Research description

I am trying to understand how eye movements reflect the workings of the human brain and how we can apply this knowledge to build real-world applications that contribute to early detection of neurological diseases and disorders. I am primarily working with eye tracking data but I have a broad interest in all kinds of measurements of the eye that can be related to sensory, perceptual and cognitive functions. In recent years my research has focused on children's reading development and how eye movements during reading can reflect cognitively-based reading difficulties, what is often called dyslexia. But I am also interested in eye movement changes that occur as a result of changes in the nervous system and degeneration of neurons, for example in Alzheimer's and Parkinson's disease. In my daily work I make extensive use of programming, statistical methods and predictive modeling techniques such as artificial neural networks and other types of machine learning methods. These are powerful tools to investigate how eye movement measurements reflect brain function and may help us to discover new functional markers for neurological diseases and conditions.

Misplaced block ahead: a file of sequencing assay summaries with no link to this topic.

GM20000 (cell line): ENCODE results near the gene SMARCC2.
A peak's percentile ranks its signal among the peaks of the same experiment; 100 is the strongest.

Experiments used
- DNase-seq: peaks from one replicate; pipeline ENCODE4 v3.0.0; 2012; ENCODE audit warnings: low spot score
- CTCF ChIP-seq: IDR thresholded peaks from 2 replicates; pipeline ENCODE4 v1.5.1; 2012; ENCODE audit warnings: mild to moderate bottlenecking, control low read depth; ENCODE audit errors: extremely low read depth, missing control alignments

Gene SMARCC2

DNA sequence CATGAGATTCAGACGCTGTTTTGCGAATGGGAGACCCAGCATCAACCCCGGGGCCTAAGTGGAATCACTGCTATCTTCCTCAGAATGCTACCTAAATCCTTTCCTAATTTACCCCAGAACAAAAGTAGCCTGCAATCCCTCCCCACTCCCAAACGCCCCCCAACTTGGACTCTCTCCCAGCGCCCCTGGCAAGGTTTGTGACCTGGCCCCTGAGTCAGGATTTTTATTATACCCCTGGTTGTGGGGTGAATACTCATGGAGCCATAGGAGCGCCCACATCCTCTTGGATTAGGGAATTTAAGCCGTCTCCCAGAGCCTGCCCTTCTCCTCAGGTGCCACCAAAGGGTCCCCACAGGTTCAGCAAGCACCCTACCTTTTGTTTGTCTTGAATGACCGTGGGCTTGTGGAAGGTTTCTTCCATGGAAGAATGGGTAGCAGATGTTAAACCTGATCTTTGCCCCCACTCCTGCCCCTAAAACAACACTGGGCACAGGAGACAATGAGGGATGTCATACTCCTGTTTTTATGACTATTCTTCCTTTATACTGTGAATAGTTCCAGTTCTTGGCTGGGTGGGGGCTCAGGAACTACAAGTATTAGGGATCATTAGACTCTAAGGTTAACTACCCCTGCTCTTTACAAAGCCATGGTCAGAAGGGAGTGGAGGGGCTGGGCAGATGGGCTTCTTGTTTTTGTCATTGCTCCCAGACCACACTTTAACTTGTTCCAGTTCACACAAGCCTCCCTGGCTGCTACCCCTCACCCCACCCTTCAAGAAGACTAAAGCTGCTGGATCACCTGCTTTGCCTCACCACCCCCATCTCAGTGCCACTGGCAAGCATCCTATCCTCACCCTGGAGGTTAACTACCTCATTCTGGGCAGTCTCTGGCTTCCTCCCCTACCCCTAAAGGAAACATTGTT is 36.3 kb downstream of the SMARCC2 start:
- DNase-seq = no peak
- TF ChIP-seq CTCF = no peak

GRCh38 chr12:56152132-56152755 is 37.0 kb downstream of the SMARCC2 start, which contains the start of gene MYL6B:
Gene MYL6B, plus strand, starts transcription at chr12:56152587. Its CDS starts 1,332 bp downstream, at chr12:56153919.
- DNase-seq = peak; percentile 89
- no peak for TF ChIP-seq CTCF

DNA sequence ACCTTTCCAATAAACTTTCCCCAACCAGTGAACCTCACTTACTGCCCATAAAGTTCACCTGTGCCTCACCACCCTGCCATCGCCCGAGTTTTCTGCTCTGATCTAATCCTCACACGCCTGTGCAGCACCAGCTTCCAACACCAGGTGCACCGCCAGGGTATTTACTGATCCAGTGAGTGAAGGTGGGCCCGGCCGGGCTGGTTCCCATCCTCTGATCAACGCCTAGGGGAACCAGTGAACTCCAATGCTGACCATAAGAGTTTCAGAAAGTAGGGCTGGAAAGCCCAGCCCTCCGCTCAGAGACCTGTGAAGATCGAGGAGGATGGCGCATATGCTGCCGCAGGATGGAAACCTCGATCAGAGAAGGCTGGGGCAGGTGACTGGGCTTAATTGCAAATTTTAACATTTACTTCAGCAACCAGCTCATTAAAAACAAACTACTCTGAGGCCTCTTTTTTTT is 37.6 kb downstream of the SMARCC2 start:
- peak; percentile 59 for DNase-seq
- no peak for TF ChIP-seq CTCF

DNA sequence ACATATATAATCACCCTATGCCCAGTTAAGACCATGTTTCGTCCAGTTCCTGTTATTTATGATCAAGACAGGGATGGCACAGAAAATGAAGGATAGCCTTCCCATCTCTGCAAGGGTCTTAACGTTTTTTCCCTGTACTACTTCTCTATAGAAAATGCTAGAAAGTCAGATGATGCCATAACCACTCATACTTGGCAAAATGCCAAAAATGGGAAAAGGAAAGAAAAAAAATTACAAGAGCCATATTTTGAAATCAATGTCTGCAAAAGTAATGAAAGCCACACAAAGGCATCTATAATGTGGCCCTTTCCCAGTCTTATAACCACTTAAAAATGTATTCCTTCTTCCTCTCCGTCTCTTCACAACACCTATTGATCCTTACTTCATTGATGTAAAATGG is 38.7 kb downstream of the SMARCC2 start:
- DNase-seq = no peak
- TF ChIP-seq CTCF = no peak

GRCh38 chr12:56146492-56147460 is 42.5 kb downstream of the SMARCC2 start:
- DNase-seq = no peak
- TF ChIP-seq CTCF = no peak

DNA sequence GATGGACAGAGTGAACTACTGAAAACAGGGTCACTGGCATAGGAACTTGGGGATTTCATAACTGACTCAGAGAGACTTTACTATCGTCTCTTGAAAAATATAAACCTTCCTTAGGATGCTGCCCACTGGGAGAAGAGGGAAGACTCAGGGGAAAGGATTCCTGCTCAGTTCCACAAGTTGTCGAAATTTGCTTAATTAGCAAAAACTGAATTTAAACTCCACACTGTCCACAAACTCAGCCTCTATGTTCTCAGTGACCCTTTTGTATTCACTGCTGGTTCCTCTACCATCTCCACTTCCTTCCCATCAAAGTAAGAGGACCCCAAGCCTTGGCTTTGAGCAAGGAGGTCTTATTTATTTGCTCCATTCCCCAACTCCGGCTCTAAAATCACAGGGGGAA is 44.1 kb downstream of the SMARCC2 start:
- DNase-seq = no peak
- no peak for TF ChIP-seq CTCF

Academic honours, awards and prizes

2016 – EiNAR award for Excellence in Neuroscience Research. Awarded by the Department of Clinical Neuroscience, Karolinska Institutet.

2019 – IVA-award for “Research with prominent potential for trade and industry in the field of digitization”. Awarded by the Royal Swedish Academy of Engineering Sciences (Kungl. Ingenjörsvetenskapsakademien - IVA)